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2

You should not be so harsh about the term "unit test" when speaking with your colleagues. Many people use this term in a wrong way, for each and every kind of automatic test which can be executed through an xUnit tool, but does it really matter? What matters is not actually how you call these tests, but that you have a common understanding in your team ...


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A Unit test should always check, if a question/operation u ask/tell the code, does what was expected. Example: Question - What is x divided by y? Valid unit tests would be: Does the code handle y = 0 correct? (Exception, Return Value, ...) Does the code handle if x/y = > result Data Type ... Not Valid unit tests would be: Does the code even get ...


1

Unit testing is (as far as I've always understood it) writing code to test that the code you have written performs each and every function as expected. In essence it is the 'code that tests the code'. You should explain to your colleague that unit testing is different from functionality testing and also from usability testing. Testing whether your solution ...


2

I find it extremely rare that one would need to mock the methods of a utility class. A very important OOP principle is that state is represented by objects, and that dictates that static methods - which don't operate on an object - should be stateless. You don't need to mock functionality. If you are testing code that depends on your factorial ...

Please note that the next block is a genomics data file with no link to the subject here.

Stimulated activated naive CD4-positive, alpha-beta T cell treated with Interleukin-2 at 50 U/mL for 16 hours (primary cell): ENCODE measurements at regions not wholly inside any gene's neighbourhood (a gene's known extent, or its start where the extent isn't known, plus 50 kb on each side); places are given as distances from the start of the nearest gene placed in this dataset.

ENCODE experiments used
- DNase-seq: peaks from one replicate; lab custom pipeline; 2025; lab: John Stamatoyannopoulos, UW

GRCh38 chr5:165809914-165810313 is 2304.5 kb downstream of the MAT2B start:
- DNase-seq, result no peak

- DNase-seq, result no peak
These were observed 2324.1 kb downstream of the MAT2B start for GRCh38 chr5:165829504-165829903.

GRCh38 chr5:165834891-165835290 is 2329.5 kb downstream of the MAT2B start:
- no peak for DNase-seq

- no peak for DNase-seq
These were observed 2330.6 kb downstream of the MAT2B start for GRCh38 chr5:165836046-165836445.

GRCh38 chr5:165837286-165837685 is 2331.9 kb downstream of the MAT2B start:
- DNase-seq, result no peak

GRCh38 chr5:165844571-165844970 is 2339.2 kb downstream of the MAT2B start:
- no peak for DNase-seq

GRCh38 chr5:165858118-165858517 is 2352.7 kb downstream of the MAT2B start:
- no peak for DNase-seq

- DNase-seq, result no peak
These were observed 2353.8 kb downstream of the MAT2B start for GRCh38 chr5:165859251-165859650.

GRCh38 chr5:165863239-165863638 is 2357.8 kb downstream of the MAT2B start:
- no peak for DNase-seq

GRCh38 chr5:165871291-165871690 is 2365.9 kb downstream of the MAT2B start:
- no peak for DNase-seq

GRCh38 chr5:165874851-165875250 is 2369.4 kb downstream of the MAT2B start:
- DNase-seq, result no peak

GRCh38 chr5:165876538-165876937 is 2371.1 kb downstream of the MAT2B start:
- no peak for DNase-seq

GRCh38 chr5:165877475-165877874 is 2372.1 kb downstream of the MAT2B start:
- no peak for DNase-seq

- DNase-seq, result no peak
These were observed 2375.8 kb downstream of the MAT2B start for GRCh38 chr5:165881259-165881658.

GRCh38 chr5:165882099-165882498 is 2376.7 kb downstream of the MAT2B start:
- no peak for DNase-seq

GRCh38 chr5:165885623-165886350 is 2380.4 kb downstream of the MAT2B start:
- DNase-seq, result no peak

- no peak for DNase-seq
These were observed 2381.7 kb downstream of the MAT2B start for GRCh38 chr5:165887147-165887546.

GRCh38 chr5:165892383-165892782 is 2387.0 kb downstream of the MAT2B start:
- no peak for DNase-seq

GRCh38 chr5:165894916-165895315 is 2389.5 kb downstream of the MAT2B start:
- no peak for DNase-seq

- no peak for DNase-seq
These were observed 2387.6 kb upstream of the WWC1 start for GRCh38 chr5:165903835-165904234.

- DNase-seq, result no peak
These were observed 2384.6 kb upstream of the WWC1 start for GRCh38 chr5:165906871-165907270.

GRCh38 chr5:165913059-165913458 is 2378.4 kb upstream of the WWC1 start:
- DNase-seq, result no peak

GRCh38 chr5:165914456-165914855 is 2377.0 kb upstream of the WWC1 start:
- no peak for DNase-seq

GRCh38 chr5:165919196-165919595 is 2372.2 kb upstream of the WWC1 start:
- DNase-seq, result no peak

5

I'm all for fighting fire with fire, but turning bad code (lots of static methods) into other bad code (lots of singletons) doesn't sound like such a good idea to spend time on really. From what you have written, this is all in a legacy code context, but you do have change access to the source where those static methods reside (maybe all, but the rest is ...


1

Like you unit test all external resources: You mock them. Write a mock that returns the data you need for your tests (or maybe throws the errors you need for your tests) and then you unit-test your units.


6

Here's a question: does this look like DI? public class MyCar { private IEngine _engine; public MyCar(IEngine engine) { _engine = engine; } public MyCar() : this(new MyV8Engine()) { } } It should, because it IS DI. Dependency Injection is about injecting a dependency into an object, instead of placing the ...


1

If there are objects being instantiated on the action due to lack of contructor injection how can you mock them to test? You can refactor your code to encapsulate all code that should be mocked away into a seperate protected methods and then use partial-mocks to replace that logic. Example (in java) Original protected void moveFiles(File[] ...


-2

Developer Documentation How do I (as another developer) know that this has been tested? If I want to fix a bug in the self contained function, how do I know that I am not introducing a bug that you had already considered? Complexity indicator: # of tests can be a good measure of how complex something is. This may indicate that you shouldn't touch it ...


2

Reality Check I have been in challenging environments where testing is "a waste of time" during budgeting and schedule, and then "a fundamental part of quality assurance" once the customer is dealing with bugs, so my opinion is more fluid than others might be. You have a budget. Your job is to get the best product you can on that budget, for whatever ...